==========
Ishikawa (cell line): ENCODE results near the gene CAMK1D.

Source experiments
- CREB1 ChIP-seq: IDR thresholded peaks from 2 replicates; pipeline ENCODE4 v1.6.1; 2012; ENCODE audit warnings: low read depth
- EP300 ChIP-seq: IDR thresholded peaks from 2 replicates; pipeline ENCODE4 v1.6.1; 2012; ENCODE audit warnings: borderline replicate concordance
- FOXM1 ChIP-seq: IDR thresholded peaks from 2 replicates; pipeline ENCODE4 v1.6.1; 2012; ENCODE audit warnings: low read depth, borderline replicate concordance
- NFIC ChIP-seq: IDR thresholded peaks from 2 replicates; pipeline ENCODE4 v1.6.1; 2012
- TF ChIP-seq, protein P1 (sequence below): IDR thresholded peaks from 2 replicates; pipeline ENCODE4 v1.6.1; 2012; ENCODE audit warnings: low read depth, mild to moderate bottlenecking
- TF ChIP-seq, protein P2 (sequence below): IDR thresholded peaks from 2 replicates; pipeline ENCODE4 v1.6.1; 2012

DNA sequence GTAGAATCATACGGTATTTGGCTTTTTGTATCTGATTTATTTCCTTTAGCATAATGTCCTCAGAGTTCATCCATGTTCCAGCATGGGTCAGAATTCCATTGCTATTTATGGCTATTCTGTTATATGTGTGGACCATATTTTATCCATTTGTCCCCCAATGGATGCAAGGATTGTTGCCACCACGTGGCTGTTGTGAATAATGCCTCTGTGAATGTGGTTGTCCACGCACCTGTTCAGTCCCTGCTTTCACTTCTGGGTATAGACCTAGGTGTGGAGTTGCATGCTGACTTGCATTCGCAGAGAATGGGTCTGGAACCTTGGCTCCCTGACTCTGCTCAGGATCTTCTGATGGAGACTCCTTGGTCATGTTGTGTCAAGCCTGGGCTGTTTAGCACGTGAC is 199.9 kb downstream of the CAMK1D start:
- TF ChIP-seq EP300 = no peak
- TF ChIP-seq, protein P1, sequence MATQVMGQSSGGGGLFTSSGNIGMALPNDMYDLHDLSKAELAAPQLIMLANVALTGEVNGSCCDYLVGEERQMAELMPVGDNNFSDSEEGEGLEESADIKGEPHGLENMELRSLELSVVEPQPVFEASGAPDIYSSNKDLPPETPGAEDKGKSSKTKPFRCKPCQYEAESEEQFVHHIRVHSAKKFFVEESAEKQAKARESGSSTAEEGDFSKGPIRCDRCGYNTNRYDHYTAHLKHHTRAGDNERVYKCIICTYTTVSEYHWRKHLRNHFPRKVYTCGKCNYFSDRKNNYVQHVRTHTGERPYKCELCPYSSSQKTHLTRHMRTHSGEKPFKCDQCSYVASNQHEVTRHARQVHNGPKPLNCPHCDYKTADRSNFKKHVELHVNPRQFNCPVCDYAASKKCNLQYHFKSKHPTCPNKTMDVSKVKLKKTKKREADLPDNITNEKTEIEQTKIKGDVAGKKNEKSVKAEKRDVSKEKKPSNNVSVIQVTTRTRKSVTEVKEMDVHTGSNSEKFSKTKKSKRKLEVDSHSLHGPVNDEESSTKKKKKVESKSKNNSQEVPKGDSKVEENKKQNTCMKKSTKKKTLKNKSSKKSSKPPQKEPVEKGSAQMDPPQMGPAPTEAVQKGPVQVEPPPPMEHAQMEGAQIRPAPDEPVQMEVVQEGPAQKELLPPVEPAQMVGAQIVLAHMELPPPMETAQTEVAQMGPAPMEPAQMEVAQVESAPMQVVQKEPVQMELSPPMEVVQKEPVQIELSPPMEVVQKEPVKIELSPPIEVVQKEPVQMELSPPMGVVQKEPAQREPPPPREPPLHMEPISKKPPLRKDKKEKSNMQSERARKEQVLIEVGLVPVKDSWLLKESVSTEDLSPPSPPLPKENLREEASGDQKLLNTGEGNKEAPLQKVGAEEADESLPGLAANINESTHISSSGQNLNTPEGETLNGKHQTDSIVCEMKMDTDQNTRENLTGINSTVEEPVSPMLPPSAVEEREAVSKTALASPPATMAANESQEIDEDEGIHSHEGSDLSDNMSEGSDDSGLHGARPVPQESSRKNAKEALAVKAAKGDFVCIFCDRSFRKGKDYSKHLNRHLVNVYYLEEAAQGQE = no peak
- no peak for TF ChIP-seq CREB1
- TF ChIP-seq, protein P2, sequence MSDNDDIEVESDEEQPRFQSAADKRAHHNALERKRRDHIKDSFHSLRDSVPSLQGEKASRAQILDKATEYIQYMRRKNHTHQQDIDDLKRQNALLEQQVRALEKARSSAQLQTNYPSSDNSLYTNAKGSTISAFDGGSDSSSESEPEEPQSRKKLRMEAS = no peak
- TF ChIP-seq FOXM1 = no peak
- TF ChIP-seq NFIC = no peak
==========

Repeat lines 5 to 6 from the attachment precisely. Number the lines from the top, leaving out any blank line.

- FOXM1 ChIP-seq: IDR thresholded peaks from 2 replicates; pipeline ENCODE4 v1.6.1; 2012; ENCODE audit warnings: low read depth, borderline replicate concordance
- NFIC ChIP-seq: IDR thresholded peaks from 2 replicates; pipeline ENCODE4 v1.6.1; 2012